In this fourth installment in the Calm Before the Storm series, we address the importance of selecting and retaining an expert in the first 30 days after the filing of a complaint. In doing so, respondents will be better positioned upon the Commission’s decision to start a Section 337 investigation.
Companies involved in litigation often wish to delay retaining an expert in the hope that fees for expert work can be minimized. In many district court proceedings, for example, the expert can be selected months or even years after the case begins. In contrast, selecting an expert during the month-long period after the ITC complaint is filed has the strong potential to affect the outcome of a Section 337 investigation. Of course, the well-prepared complainant in an ITC proceeding has likely already retained what it views as the best experts. Thus, the field may be narrowed somewhat when a named respondent begins an expert search. Unlike in district court proceedings, the ITC judge will set a procedural schedule soon after the Commission starts the investigation. Many ITC schedules require the disclosure of expert witnesses as early as two months after the investigation begins. Also, the ITC schedule will require the disclosure of prior art references relatively early in the investigation. Experts can often assist in directing searches for prior art references before the deadline by which prior art must be identified in the investigation, which is typically much shorter than that for district court proceedings. An expert can also be quite helpful in reviewing the references before they are disclosed. For these reasons alone, the expert should be retained as soon as possible after the ITC complaint is filed.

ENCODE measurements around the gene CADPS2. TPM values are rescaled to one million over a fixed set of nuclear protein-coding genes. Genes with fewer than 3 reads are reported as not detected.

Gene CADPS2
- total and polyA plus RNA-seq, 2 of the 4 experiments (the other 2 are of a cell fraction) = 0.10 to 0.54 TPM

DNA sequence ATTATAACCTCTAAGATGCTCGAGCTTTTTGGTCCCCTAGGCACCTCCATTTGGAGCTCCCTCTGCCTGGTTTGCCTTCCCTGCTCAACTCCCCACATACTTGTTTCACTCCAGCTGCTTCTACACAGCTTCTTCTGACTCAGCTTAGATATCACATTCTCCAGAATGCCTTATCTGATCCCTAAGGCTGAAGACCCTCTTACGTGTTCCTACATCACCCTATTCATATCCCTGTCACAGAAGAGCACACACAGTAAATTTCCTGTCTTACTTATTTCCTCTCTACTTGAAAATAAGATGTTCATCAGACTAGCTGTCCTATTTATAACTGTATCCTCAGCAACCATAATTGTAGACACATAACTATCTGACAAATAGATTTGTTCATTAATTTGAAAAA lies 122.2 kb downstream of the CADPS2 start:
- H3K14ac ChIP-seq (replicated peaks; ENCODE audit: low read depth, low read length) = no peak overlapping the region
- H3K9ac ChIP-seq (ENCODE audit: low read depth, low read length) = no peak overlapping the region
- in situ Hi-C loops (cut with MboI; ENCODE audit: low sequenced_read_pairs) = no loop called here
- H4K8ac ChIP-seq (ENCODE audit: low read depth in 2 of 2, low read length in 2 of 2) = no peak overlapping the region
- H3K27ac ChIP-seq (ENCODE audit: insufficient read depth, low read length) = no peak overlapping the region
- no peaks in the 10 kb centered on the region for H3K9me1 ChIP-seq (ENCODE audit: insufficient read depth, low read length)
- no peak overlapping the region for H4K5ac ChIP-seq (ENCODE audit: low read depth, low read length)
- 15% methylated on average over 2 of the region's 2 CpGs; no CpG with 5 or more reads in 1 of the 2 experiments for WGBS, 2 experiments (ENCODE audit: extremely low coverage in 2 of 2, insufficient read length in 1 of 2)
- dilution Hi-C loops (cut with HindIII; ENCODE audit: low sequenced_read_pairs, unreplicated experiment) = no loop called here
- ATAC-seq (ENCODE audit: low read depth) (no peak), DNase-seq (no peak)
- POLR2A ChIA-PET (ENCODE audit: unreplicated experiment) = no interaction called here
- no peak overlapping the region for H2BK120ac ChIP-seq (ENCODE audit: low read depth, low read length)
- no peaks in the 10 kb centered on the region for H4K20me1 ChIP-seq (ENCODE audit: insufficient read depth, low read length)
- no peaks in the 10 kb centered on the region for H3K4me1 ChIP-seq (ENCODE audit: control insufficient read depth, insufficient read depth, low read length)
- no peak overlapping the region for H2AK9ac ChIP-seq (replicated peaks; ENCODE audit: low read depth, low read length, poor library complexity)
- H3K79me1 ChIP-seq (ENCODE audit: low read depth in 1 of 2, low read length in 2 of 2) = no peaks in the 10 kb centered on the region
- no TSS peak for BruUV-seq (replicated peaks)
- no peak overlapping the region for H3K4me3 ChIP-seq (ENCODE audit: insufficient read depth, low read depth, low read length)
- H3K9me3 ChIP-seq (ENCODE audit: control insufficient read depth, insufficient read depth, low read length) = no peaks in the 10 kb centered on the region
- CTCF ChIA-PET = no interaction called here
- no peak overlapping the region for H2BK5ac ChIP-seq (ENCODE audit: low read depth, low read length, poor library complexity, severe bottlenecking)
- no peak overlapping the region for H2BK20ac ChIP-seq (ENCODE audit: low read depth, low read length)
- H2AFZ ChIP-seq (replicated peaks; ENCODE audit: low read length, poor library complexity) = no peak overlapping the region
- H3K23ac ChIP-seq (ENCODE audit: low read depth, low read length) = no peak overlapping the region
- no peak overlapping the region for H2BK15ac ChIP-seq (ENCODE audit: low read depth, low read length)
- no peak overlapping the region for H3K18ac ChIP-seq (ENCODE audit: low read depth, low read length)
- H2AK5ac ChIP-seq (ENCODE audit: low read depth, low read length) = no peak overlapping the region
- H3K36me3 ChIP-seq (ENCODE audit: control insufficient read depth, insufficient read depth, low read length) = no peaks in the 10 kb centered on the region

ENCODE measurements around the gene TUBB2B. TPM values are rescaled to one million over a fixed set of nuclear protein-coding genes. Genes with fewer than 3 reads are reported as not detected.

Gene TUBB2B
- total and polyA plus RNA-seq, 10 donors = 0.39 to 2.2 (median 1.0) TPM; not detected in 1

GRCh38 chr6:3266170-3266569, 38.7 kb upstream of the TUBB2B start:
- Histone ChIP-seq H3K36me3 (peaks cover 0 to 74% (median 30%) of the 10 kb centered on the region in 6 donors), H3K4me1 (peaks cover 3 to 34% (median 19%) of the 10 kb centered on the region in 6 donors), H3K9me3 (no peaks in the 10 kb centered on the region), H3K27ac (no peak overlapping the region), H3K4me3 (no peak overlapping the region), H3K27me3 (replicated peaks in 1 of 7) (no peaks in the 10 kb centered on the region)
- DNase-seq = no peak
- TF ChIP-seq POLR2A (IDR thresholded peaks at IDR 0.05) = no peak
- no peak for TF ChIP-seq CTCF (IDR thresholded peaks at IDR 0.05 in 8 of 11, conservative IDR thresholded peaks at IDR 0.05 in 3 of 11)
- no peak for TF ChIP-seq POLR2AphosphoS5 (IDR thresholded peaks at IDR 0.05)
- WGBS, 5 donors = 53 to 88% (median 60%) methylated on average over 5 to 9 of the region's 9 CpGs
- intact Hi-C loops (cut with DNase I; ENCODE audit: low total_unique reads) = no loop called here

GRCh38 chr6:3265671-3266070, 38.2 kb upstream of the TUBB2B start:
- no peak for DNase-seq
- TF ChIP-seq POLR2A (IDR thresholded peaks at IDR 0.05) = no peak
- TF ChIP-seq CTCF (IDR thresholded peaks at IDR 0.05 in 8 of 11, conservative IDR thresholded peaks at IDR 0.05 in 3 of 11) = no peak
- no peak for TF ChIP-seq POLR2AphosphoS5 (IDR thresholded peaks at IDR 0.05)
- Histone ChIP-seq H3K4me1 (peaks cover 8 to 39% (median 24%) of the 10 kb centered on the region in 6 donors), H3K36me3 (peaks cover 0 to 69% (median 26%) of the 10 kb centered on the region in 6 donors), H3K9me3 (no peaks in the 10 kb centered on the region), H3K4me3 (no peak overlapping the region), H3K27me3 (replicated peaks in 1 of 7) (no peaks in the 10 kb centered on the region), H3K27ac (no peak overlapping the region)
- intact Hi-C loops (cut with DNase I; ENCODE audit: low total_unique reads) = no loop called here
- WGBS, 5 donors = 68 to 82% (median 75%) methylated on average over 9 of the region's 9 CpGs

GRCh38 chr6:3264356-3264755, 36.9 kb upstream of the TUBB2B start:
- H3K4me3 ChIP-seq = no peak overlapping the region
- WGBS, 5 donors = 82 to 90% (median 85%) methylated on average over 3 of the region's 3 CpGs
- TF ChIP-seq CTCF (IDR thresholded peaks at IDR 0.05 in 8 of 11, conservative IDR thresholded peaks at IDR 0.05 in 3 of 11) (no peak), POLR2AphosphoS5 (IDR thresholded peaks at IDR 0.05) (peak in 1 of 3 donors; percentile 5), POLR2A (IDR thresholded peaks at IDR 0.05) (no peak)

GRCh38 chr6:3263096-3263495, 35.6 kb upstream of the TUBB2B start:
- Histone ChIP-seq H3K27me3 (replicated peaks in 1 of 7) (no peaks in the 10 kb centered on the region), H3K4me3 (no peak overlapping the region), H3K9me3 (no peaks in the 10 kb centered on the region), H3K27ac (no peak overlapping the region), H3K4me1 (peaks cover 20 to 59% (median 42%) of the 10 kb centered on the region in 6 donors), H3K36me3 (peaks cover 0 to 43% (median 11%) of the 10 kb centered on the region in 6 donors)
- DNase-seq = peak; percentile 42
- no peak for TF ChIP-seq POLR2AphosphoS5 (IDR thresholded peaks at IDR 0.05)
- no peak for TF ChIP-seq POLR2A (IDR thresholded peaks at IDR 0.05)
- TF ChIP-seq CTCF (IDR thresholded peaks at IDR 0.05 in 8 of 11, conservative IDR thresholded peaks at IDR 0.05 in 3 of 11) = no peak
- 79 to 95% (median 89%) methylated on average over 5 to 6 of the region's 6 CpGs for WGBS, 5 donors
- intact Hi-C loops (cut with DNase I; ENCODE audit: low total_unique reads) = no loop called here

Another reason why the expert should be retained sooner rather than later in an ITC investigation: ITC judges have publicly stated that testimony from the experts is frequently more important than from any other witness. In ITC proceedings, a party presents most, if not all, of its evidence regarding validity, infringement, and the domestic industry requirement through expert testimony. Accordingly, an expert’s credibility and effectiveness can greatly influence the overall outcome of the dispute. Just as the Commission is required to resolve investigations “at the earliest practicable time,” a respondent should move promptly to identify, interview, and select the expert or experts it will use in the investigation. Having an expert who has spent sufficient time understanding the technical aspects of the dispute and who prepares his or her report (working with counsel) can determine whether a respondent wins the ITC case (or saves on shipping costs when its products are banned from the US market).
In addition to paying close attention to the expert candidate’s technical credentials and litigation experience, one should thoroughly consider the importance of the expert’s demeanor and presentation abilities. Evaluate how the candidate writes and speaks – is she or he able to articulate complex technical ideas and distill them down into digestible and coherent explanations that can be easily grasped by the decision makers at the ITC, namely the judge and Commissioners? At every stage of the selection process ask yourself, is this person an independent thinker who will prepare his or her own reports versus merely editing and signing documents prepared by counsel? Can she respond to tough questions under pressure and defend her position without appearing too rigid or inflexible? Credibility is critical; as noted, ITC judges are experienced in weighing competing experts and rely heavily on the experts’ testimony in deciding key issues.
Beginning work with an expert early in an ITC investigation will maximize a party’s chances of building a solid evidentiary record and presenting its best, most accurate points to the ITC judge deciding the issues in the investigation.